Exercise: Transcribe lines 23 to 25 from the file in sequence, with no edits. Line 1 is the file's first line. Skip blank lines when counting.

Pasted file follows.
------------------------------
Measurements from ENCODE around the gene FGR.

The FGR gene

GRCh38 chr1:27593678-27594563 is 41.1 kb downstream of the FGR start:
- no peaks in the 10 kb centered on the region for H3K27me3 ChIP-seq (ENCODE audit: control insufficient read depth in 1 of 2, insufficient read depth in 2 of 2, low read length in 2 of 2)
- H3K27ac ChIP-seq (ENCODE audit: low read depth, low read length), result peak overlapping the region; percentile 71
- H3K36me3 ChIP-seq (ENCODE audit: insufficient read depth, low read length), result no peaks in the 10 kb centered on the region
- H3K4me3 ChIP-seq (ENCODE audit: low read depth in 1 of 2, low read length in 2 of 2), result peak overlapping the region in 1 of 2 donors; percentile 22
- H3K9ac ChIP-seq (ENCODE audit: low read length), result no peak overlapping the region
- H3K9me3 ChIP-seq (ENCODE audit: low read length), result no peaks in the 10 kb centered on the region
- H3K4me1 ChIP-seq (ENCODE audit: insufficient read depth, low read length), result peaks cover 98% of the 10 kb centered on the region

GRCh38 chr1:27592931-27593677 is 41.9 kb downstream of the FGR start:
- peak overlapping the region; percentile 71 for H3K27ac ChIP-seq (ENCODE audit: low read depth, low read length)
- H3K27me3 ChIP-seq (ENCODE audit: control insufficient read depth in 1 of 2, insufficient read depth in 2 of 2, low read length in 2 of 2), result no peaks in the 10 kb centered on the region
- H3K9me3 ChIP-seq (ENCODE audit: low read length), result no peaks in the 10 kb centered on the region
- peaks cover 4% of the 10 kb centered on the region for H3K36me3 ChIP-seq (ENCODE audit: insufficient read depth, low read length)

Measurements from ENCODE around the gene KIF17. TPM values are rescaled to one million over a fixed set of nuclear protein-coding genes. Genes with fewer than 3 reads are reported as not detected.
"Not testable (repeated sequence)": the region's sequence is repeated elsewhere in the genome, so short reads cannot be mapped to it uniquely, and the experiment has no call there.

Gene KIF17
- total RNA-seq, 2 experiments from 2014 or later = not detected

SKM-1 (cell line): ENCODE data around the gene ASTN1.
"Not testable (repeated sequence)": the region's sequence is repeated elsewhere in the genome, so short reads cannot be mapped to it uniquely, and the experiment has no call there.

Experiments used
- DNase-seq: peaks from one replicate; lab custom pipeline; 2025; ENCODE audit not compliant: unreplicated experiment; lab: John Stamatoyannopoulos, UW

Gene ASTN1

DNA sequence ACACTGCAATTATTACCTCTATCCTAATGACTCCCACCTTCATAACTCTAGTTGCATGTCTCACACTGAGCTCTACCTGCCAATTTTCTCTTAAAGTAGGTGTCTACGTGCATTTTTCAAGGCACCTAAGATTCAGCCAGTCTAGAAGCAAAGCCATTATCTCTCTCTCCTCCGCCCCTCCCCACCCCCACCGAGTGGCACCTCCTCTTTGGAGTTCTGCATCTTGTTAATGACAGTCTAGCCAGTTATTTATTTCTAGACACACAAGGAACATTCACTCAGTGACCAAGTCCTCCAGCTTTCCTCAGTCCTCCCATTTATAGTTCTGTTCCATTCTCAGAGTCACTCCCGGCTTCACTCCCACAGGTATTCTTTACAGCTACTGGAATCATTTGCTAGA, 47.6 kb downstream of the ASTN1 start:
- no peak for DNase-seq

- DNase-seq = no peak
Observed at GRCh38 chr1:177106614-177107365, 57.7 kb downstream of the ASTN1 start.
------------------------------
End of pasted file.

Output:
- DNase-seq: peaks from one replicate; lab custom pipeline; 2025; ENCODE audit not compliant: unreplicated experiment; lab: John Stamatoyannopoulos, UW

Gene ASTN1

DNA sequence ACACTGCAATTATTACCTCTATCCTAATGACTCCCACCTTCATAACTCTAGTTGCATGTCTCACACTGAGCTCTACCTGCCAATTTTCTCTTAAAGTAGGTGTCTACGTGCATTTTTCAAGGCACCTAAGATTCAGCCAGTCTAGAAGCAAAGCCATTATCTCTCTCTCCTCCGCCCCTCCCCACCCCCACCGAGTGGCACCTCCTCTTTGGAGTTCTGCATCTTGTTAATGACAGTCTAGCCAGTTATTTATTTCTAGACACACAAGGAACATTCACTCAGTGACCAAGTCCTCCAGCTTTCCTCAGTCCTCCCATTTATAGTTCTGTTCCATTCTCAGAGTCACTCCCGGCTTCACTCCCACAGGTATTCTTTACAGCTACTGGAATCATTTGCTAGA, 47.6 kb downstream of the ASTN1 start: